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I am working on a piece of code which uses regular expressions in c.

All of the regex stuff is using the standard regex c library.

On line 246 of regexec.c, the line is

__libc_lock_lock(dfa->lock);

My program is segfaulting here and I cannot figure out why. I was trying to find where __libc_lock_lock was defined and it turns out it is a macro in bits/libc-lock.h. However, the macro isnt actually defined to be anything, just defined.

Two questions:

1) Where is the code that is run when __libc_lock_lock is called (I know it must be replaced with something but I dont know where that would be.

2) if dfa is a re_dfa_t object which is casted from a c string which is the buffer member of the regex_t object type, it will not have any member lock. Is this what is supposed to happen.

It really seams like there is some kind of magic going on here with this __libc_lock_lock

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3 Answers

up vote 2 down vote accepted

If the segfault is in libc then you can be 99.9% sure of the following:

  1. You are doing something wrong with the API
  2. You have at some previous point clobbered or corrupted memory used by libc, and this is a delayed effect. (Thanks Tyler!)
  3. You are doing something that is pushing the API's capability
  4. You are a developer testing the current trunk with new changes in the API implementation

I suspect that the first is the cause. Posting your API usage and your library version might help. The Regexp API in libc is pretty stable.

Look up debugging with gdb to find a stack trace of the execution path leading to the segfault, and install the glibc-devel packages for the symbols. If the segfault is in (or out) of libc ... then you have done something bad (not initialized an opaque pointer for example)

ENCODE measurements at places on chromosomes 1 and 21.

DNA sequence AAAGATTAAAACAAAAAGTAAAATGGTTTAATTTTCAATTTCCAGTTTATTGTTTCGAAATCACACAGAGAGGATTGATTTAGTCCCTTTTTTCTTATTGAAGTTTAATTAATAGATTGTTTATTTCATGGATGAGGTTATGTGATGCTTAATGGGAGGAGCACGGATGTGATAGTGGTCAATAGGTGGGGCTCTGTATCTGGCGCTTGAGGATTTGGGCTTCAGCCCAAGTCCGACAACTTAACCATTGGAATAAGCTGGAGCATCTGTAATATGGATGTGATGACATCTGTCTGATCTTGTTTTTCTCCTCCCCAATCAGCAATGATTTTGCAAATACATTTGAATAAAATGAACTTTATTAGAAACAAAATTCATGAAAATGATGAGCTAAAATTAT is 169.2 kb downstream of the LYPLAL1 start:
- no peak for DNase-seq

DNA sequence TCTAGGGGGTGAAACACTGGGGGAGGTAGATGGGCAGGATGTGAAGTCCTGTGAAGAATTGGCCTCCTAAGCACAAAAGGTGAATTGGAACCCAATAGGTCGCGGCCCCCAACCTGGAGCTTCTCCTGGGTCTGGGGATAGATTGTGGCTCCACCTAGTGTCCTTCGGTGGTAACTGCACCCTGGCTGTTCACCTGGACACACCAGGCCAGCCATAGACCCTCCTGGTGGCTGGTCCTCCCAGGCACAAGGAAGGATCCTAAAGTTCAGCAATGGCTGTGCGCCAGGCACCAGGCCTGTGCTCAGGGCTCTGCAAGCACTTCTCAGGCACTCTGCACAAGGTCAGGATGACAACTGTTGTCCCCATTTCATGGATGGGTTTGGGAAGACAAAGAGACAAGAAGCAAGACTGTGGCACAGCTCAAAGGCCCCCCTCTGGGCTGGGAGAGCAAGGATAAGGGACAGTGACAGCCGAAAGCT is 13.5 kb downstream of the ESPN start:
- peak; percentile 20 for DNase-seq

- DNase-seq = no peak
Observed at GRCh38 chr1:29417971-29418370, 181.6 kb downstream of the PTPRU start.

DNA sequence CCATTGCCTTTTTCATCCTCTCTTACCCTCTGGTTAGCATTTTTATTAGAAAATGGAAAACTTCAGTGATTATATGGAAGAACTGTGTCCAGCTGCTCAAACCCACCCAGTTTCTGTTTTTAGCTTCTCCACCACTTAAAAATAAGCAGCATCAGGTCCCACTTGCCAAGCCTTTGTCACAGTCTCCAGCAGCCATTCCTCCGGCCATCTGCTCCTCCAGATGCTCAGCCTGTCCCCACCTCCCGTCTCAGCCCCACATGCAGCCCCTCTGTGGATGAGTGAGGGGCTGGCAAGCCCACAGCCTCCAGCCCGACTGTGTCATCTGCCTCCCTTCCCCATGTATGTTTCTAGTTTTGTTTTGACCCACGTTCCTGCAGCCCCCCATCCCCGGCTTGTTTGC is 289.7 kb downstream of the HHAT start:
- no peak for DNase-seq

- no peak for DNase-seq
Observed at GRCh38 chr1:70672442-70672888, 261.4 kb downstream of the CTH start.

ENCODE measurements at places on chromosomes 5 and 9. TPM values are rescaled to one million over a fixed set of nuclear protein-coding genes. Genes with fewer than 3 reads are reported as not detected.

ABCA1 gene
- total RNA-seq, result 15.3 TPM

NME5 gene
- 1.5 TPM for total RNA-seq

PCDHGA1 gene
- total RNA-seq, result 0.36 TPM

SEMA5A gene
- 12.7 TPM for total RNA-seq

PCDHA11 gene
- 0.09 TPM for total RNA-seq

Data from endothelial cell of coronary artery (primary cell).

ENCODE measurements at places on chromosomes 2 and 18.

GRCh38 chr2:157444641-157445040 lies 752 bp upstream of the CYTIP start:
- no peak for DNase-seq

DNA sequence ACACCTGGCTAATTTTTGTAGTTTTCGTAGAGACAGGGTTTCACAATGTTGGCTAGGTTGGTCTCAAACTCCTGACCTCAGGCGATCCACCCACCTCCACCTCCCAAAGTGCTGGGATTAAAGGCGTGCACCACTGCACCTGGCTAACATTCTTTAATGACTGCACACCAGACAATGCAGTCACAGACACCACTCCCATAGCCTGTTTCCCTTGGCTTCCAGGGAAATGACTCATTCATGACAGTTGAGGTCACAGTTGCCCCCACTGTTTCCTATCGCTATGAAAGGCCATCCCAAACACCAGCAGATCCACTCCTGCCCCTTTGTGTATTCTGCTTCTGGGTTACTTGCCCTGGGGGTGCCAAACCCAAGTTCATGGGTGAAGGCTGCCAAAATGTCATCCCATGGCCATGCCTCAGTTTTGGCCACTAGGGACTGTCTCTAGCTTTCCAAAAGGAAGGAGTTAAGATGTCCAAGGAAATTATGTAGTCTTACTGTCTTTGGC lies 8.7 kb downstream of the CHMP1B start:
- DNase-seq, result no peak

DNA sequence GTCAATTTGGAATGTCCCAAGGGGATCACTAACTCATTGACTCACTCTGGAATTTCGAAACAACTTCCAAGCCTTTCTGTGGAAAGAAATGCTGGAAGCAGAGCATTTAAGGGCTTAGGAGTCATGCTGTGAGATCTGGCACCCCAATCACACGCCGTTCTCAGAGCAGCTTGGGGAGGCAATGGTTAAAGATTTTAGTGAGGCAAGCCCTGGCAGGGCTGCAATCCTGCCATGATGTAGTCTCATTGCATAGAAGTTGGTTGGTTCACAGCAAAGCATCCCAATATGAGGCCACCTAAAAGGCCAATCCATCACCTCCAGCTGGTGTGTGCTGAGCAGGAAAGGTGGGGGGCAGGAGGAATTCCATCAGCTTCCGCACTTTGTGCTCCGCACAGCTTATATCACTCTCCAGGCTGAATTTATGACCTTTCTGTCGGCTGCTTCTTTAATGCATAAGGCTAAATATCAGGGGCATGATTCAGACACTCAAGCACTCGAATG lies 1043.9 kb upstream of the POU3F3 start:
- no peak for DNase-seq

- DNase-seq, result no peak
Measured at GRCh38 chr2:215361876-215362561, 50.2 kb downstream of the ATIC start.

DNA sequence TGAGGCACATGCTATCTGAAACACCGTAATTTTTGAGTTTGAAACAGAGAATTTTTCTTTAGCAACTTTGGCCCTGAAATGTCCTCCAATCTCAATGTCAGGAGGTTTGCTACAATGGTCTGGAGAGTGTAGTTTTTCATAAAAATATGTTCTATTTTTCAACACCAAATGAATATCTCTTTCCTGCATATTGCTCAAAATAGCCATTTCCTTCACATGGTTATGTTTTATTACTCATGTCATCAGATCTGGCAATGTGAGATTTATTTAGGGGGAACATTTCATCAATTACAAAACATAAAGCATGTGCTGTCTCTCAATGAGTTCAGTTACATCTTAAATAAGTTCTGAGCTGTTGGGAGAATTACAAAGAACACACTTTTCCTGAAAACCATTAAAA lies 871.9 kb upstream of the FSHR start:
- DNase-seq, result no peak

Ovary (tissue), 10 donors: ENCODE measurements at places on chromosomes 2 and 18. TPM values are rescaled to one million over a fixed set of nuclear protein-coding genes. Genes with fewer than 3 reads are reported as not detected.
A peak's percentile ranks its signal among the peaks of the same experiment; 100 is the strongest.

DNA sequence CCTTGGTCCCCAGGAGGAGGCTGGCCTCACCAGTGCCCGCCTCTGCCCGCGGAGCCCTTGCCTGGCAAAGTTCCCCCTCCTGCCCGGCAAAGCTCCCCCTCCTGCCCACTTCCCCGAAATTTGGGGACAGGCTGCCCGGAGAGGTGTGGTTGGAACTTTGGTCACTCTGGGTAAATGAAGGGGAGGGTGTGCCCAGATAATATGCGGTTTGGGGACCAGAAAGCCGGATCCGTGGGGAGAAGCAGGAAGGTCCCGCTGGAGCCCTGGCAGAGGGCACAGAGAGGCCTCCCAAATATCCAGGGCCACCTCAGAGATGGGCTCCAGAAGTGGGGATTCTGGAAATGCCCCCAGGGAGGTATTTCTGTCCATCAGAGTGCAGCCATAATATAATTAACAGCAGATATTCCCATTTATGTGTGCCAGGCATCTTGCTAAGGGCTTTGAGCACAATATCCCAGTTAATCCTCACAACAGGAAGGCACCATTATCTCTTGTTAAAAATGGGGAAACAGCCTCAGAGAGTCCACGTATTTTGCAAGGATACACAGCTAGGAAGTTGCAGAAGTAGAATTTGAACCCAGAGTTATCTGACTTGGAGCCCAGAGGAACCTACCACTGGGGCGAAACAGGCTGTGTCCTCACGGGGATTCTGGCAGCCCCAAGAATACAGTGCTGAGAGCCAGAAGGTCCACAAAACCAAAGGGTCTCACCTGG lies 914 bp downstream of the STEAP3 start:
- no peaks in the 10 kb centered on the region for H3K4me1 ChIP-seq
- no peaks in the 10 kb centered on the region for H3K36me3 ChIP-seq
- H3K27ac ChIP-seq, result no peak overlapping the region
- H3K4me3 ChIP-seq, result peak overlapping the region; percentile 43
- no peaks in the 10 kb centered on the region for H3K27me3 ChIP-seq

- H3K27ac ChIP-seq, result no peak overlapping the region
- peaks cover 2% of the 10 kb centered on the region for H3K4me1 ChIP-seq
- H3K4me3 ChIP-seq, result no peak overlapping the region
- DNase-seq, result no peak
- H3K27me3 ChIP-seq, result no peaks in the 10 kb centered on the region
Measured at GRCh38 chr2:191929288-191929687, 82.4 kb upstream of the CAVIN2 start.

[aiden@devbox ~]$ gdb ./myProgram
(gdb) r
... Loads of stuff, segfault info ..
(gdb) bt

Will print the stack and function-names that led to the segault. Compile your source with the '-g' debug flag to keep important debugging information.

Get an authoritative source for API usage/examples!

Good Luck

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4. You have at some previous point clobbered or corrupted memory used by libc, and this is a delayed effect. –  Tyler McHenry Jun 26 '09 at 17:38
    
@Tyler, im not attempting a walkthrough of debugging memory tramplage! :) I shall add it to the list –  Aiden Bell Jun 26 '09 at 17:39
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In answer to your first question:

The macro is defined in the libc-lock.h; its relative path is sysdeps/mach/bits on the glibc release I use (2.2.5). Lines 67/68 from that file are

/* Lock the named lock variable.  */
#define __libc_lock_lock(NAME) __mutex_lock (&(NAME))
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Run your code in gdb until you get to the segfault. Then do a backtrace to find out where it was.

Here is the set of commands you will type to do this:

gdb myprogram
run
***Make it crash***
backtrace

Typing backtrace will print the call stack and will show you what path the code has taken to get to the point where it is segfaulting.

You can go up and down in the stack to your code by typing 'up' or 'down' respectively. Then you can examine variables in that scope.

So for instance, if your backtrace command prints this:

linux_black_magic
more_linux
libc
libc
yourcode.c

Type 'up' a few times so that the stack frame is in your code instead of linux's. You can then examine variables and memory that your program is operating on. Do this:

print VariableName
x/10 &Variable

That will print the value of the variable and then will print a hex dump of memory starting at the variable.

Those are some general techniques to use with gdb and debugging, post more details for more detailed answers.

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